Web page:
• 0 avatar
            RobertRyan

            @thelaine
            All Modern Diesels are turbo’s unlike the early diesels which were not .Used on HDT trucks, Agricultural equipment etc.they considerably boost the power available. as reliable as fuel injection, now used by virtually all vehicles.
            RAM 6.7 Litre Cummins a very well liked diesel engine.Fiat has a range of Diesel suppliers including itself.
            http://cumminsengines.com/cummins-turbo-diesel#overview

          • 0 avatar
            thelaine

            @denvermike, robertryan

            Yeah, thank you guys. I am woefully ignorant on this subject and have very little background in this area. I am a mechanical invalid and a competent, honest and reliable mechanic is a major relationship in my life.

            I love the advantages of torque, range, and durability that my diesel pickup truck buddies brag about (“it ain’t even broke in till 100 thousand miles”) but turbos are something I have always avoided. I am fine with the Pentastar if the diesel is too risky. Initial teething problems aside, I am convinced the Pentastar is a good engine. I give a crap about gas mileage, except as it affects range. It will not be a commuter. Nevertheless, I am not going to be a Wrangler buyer for 3 or 4 years, so I will probably have a choice. Hence, my search for advice from people who actually know what the hell they are talking about. Anything you have to say will be much appreciated.

          • 0 avatar
            RobertRyan

            @Thelaine,
            You are going to see a lot more diesels in the US Market. The Turbo’s are part of the equation, bit like Pollution controls, they make the modern diesel what it is. HDT trucks get well over a Million miles before a major service. Exxon Mobil expects over 50% of the vehicles on US Roads should be diesel by 2020. Ask others on this forum for more background information. Should be quitea few people. Big Al from OZ does a lot with diesels.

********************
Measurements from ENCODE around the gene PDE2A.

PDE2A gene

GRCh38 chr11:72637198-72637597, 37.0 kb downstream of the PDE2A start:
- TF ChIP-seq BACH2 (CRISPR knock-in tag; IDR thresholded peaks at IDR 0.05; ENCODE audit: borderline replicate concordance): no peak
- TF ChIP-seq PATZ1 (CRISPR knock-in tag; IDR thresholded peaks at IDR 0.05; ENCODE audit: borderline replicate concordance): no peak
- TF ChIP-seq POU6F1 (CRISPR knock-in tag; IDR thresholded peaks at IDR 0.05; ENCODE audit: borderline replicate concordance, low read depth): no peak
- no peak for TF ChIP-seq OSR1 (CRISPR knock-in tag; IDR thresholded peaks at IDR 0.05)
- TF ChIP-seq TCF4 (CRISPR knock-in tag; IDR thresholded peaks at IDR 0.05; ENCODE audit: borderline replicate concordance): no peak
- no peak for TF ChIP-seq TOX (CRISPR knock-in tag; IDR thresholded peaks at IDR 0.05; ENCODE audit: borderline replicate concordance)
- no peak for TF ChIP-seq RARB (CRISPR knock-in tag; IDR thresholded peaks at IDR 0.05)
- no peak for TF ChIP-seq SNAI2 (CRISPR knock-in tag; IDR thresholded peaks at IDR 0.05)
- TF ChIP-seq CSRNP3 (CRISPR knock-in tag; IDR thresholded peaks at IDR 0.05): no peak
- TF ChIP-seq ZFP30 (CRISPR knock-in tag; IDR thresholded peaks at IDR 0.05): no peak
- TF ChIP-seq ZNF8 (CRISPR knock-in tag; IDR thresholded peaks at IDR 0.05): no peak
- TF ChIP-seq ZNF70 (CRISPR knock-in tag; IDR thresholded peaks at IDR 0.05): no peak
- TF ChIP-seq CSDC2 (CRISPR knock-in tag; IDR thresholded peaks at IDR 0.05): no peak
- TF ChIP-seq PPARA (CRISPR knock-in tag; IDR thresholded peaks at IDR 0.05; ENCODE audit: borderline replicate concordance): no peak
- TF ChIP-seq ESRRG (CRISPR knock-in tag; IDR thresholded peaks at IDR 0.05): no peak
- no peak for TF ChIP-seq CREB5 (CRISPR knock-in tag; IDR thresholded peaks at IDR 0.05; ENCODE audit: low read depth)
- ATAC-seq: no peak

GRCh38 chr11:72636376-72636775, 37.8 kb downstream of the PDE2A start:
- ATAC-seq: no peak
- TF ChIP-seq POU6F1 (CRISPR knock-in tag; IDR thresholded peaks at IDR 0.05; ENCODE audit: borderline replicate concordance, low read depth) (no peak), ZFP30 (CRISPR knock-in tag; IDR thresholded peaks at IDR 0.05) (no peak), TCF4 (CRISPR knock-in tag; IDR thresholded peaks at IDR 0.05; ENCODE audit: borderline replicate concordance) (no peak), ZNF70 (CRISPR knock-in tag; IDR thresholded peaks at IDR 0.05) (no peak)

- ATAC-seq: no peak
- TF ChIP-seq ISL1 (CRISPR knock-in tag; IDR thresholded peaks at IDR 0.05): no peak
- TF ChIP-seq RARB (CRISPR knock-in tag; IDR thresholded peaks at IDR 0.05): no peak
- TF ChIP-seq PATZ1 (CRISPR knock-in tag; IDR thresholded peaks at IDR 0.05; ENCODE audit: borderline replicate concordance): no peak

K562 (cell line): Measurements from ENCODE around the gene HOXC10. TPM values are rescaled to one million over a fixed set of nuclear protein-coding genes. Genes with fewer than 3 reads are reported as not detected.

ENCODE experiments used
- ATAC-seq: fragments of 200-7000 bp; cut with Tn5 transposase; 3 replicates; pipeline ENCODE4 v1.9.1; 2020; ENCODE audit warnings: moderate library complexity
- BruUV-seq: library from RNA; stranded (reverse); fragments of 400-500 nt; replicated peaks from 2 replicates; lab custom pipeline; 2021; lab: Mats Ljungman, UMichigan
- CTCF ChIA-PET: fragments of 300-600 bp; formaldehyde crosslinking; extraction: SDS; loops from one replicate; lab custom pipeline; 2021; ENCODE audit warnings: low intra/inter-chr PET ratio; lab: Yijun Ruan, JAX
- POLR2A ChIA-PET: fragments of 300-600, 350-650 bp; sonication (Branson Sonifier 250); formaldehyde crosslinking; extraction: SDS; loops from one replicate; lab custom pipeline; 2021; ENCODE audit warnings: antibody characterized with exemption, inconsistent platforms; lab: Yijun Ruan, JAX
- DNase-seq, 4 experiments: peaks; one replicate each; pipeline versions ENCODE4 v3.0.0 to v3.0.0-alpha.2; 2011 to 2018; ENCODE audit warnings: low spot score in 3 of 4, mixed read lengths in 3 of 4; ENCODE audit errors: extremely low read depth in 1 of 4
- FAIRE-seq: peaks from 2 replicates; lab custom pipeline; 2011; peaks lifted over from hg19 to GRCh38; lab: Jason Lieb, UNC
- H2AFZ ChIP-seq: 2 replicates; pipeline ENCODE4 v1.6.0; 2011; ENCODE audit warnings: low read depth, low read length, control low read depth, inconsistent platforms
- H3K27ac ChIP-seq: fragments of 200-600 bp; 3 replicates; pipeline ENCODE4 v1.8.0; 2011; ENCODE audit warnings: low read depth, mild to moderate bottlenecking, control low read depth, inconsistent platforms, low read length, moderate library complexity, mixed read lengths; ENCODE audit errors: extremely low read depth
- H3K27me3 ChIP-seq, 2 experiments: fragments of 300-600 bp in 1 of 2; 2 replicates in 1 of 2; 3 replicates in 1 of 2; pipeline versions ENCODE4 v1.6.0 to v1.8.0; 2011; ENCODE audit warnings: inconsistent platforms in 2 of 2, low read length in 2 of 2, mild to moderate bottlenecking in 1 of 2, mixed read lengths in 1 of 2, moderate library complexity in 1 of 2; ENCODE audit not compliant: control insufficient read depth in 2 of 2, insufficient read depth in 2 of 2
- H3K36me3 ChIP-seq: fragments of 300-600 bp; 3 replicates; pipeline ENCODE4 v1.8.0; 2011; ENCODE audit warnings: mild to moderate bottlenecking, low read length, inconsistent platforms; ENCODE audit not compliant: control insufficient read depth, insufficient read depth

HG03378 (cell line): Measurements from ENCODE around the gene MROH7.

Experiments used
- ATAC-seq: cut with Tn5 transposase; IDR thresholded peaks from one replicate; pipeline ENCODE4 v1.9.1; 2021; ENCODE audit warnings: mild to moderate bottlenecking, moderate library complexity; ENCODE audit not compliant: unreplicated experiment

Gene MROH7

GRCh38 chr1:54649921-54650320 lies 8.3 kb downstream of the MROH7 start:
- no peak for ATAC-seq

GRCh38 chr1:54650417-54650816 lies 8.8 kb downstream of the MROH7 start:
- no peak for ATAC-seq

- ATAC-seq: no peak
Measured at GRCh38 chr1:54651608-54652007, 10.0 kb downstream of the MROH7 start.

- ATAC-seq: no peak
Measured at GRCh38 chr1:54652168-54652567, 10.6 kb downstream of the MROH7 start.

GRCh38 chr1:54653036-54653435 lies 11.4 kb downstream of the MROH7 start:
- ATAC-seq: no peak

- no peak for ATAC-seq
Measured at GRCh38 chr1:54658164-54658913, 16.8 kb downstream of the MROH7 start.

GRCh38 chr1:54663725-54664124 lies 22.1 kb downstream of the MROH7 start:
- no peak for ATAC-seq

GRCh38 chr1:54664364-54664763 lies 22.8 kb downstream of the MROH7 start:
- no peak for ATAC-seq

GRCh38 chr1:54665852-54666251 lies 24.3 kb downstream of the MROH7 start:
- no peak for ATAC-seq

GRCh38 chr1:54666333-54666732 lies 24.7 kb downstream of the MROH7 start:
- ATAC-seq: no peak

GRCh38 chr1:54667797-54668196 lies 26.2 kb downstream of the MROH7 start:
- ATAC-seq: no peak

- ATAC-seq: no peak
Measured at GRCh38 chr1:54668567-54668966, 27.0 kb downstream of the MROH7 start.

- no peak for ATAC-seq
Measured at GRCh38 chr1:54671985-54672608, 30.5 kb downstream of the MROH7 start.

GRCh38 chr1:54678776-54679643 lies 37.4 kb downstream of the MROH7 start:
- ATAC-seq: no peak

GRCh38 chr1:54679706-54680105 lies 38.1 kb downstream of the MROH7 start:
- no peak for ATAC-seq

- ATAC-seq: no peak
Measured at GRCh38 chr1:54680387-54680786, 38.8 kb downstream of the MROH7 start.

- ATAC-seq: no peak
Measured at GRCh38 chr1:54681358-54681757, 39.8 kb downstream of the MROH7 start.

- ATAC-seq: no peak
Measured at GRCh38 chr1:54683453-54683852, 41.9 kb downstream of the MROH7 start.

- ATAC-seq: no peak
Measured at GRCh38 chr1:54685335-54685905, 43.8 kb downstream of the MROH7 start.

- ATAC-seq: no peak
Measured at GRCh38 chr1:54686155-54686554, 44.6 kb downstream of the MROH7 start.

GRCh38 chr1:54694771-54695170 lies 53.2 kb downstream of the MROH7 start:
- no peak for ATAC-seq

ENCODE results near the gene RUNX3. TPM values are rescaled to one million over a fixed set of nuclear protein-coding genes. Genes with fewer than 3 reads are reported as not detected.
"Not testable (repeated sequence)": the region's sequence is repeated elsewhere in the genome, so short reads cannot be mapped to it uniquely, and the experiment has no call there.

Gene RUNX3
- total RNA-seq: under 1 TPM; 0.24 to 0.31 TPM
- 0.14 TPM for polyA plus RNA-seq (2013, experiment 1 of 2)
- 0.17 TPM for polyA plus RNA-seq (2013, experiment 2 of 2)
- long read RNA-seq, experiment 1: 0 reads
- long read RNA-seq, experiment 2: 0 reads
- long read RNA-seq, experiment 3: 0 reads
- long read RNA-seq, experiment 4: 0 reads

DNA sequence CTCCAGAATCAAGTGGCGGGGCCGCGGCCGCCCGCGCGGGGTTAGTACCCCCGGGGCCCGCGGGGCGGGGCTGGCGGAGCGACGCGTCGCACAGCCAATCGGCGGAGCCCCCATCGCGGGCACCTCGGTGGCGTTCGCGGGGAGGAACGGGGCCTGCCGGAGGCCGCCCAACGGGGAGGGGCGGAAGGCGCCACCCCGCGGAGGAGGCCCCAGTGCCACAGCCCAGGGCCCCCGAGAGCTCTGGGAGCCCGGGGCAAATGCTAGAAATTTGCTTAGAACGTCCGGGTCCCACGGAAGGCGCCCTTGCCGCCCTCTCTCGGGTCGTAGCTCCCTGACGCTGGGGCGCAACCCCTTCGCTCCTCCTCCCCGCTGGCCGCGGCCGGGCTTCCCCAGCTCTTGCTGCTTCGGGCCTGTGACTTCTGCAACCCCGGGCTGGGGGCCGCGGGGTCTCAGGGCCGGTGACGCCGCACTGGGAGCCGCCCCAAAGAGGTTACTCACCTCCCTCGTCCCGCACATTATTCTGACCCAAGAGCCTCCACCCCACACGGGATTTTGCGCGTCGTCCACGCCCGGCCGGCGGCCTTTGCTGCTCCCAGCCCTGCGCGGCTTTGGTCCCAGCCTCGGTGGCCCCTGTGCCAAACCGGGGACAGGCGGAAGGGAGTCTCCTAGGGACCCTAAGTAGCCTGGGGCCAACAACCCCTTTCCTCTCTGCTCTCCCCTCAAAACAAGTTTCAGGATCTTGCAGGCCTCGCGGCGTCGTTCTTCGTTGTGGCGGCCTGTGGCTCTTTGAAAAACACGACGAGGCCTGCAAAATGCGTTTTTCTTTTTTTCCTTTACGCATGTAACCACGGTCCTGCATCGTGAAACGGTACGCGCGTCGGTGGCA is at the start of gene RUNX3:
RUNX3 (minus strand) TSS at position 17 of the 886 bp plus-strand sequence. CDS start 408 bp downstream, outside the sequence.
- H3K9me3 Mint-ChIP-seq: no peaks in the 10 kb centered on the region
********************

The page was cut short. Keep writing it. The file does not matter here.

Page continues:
http://www.digitaltrends.com/cars/exxonmobil-diesel-to-surpass-gasoline-as-worlds-top-fuel-by-2020/

          • 0 avatar
            thelaine

            @robertryan

            Roger that. Thank you.

          • 0 avatar
            DenverMike

            @thelaine – Diesels aren’t for everyone and in the US, they’ll never be more than niche engines other than for heavy duty equipment. The rest of the world has different needs and you’re wise to wait and talk to owners and early adopters.

            I’ve owned diesels in everything from cars and pickups to medium duty work trucks in the US for the last 25 years (or since high school). I’ve watched diesels evolve and then devolve, so I can tell you they have a lot of drawbacks/issues currently. The best years for diesels were ’90s.

          • 0 avatar
            thelaine

            @Denver Mike
            Thank you DM. I will sniff around them like a coyote.

          • 0 avatar
            RobertRyan

            @thelaine
            They will be for more than 50% of the US driving Population by 2020(that includes Pickups, Cars and SUV’s). As Exxon Mobil one of the biggest energy companies in the US has mapped out in its project paper. Diesels in cars, Pickups and cars have increased by 50% in the last 3 years in Australia. We were very wary of anything to do with diesel, but attitudes have definitely changed here.

  • avatar
    corntrollio

    Wut? Ah heard they were moving these jubs away from ‘Murracans to the Chinese.

  • avatar
    Zackman

    Now if only they would make the thing easier to fix!

    I’m talking clutch master/slave cylinder combo – or have they allowed repair/replacement w/o backing out the tranny and performing major surgery?

    Major reason we sold our 1992 YJ a few years ago.

    • 0 avatar
      danio3834

      Pretty well every manual transmission vehicle seems to use a concentric slave cylinder these days. Good time to change the clutch!

      • 0 avatar
        cgjeep

        Had the same problem with the 91YJ. I owned it 4 years, and had to replace it twice. Use to keep brake fluid to top it off when it was just a slow leak. Had 02 TJ for 10 years was never an issue and I beat the hell out of it.

      • 0 avatar

        Why don’t they use mechanical clutch, I wonder? My final stick-shift car had a cable-actuated clutch, and it worked without service for 178k miles. The forces and travel on the pedal were quite good throughout. The same car was also made in RHD version on the same plant and that came with hydraulic clutch for some inexplicable reason.

    • 0 avatar
      Wheeljack

      Transmission hasn’t needed to be removed to replace the slave cylinder since the mid 1990′s. It simply bolts to the outside of the trans and pushes a fork, almost like an old fashioned cable or mechanical setup.

  • avatar
    cgjeep

    Yes, they made 200k in Toledo. But they sold 300k, 100k overseas. I wonder where the other 100k were made? Honest question, not being sarcastic. I doubt it was China. Jeep is building a factory in China though but they claim Wranglers won’t be made there.